Face It: You Just Might Have Pareidolia
Pareidolia is a condition whereby one perceives familiar patterns in inanimate objects. One of the most common examples is seeing faces. This is known as facial pareidolia. Once thought to be the result of a mental illness or an overactive imagination, more recent research suggests that it may actually be a sign of a well-functioning brain.
The authors of a paper called "Seeing Jesus in Toast," which documents a study of facial pareidolia, put it this way: "The tendency to detect faces in ambiguous visual information is perhaps highly adaptive given the supreme importance of faces in our social life and the high cost resulting from failure to detect a true face."
It can be argued that once you start looking for faces in objects you start seeing them. For most people if someone points out a face that they see in an object, and it even remotely resembles a face, the other person will see it, too. Everyone readily identifies two circles with a slash below, such as with the happy face symbol, as a face.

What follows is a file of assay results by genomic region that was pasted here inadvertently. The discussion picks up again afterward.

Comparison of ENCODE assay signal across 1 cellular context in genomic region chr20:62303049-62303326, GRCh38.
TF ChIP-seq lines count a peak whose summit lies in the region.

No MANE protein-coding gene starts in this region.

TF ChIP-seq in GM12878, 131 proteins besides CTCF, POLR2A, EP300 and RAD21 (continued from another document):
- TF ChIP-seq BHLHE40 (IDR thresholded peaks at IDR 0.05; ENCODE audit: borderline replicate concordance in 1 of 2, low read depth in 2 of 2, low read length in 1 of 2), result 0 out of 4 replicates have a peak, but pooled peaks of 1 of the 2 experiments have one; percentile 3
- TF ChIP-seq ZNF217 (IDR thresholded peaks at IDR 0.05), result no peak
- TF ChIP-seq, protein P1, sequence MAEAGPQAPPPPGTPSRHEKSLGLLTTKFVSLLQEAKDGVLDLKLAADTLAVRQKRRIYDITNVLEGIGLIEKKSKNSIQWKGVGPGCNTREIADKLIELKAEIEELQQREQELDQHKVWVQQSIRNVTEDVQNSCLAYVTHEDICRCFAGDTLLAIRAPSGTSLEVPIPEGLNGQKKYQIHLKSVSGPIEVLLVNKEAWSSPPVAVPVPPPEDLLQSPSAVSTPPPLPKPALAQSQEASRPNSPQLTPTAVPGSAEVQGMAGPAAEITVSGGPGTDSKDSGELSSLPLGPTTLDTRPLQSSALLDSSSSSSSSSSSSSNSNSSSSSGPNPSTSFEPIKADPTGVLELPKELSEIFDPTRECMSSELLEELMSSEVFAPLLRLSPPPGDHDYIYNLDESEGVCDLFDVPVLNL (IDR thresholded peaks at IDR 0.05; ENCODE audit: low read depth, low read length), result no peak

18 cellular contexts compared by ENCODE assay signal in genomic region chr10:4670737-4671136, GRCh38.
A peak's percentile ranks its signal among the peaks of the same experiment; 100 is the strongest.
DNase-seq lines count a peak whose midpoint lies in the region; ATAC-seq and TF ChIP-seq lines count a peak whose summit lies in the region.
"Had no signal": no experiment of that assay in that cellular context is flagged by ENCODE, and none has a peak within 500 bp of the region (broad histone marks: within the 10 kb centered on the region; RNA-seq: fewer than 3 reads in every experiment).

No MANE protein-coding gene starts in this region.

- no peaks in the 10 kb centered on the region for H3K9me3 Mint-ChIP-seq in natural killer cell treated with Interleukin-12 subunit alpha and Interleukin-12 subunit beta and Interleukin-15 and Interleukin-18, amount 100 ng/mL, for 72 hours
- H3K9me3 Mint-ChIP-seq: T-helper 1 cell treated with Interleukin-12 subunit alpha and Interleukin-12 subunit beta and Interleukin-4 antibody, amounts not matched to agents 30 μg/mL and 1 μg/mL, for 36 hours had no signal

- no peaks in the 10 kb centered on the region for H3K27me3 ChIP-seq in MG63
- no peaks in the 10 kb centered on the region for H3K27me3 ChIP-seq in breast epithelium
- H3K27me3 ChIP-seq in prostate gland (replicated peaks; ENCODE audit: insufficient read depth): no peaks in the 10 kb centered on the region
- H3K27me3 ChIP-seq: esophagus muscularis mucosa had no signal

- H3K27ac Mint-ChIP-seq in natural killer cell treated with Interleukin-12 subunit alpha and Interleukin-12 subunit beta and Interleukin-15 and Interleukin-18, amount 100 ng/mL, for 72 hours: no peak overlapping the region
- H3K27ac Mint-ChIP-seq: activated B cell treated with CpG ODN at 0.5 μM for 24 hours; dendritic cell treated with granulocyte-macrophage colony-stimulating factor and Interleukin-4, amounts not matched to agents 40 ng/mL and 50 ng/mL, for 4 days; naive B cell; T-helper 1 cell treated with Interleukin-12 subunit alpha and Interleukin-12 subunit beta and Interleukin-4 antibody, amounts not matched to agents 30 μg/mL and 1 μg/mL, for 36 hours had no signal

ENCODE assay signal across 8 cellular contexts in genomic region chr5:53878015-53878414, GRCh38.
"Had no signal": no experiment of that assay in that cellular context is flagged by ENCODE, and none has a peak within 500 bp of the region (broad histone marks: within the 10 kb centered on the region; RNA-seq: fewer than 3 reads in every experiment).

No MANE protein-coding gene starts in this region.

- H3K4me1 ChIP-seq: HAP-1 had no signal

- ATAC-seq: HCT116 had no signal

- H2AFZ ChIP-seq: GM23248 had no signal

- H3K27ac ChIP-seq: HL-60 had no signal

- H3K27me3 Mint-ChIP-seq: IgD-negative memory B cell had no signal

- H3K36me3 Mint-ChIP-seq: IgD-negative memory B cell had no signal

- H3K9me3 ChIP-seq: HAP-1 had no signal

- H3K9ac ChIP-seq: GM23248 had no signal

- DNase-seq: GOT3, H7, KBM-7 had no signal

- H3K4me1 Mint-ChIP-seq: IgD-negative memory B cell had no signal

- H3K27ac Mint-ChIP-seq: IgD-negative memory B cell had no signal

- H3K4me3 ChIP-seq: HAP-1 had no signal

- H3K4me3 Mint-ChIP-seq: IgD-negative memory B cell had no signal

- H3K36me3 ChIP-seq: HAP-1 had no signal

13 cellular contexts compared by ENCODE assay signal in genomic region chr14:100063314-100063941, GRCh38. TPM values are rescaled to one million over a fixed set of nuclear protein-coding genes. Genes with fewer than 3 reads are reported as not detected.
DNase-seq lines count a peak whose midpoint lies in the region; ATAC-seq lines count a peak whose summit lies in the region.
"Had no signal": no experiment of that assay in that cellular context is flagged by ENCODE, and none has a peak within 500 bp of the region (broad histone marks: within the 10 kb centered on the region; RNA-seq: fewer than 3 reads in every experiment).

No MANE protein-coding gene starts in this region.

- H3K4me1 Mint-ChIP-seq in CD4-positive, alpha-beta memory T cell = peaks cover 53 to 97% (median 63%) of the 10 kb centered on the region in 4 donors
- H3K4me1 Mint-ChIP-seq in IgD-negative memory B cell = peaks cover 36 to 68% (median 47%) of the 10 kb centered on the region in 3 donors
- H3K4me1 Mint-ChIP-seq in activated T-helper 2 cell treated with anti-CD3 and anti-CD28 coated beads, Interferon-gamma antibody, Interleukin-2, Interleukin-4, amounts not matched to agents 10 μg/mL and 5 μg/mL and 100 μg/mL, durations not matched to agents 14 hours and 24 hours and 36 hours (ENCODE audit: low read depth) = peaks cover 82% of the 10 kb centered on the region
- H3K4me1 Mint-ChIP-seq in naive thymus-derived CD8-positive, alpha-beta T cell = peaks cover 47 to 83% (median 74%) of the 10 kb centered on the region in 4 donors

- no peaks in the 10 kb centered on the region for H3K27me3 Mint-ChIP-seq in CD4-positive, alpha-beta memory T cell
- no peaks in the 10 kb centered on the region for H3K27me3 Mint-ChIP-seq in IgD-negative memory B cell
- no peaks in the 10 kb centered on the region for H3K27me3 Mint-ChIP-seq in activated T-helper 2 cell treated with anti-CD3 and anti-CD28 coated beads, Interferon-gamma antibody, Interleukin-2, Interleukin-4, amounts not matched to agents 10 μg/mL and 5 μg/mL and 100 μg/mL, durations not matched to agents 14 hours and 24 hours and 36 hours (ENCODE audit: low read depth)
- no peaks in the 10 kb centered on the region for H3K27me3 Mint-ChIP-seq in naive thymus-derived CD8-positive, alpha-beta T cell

This is not what it is like for a person with facial pareidolia, however. For a person with this condition, faces appear everywhere—in all manner of inanimate objects, in anything that has a pattern, in any play of light and shadow. They cannot help seeing faces. Most of the time they wish they could stop seeing them. I know, because I have had this condition my entire life.
Growing up with Facial Pareidolia
I have never seen the face of Jesus looking back at me from a slice of toast, nor Elvis in an oil slick in the driveway, but I have seen a lot of faces in a great deal of unusual places over the past fifty years or so.
I remember as a young child seeing faces in everything from the pattern in the tiles on the kitchen floor to the play of light and shadow on a wrinkled bed sheet. Faces like the ones in the bed sheet were, of course, temporary due to the fact that bed sheets were constantly moved and rearranged, and the position of light and shadow were always changing, but the faces like the one in the kitchen tiles were more or less permanent and became like friends to the young me who saw them everyday.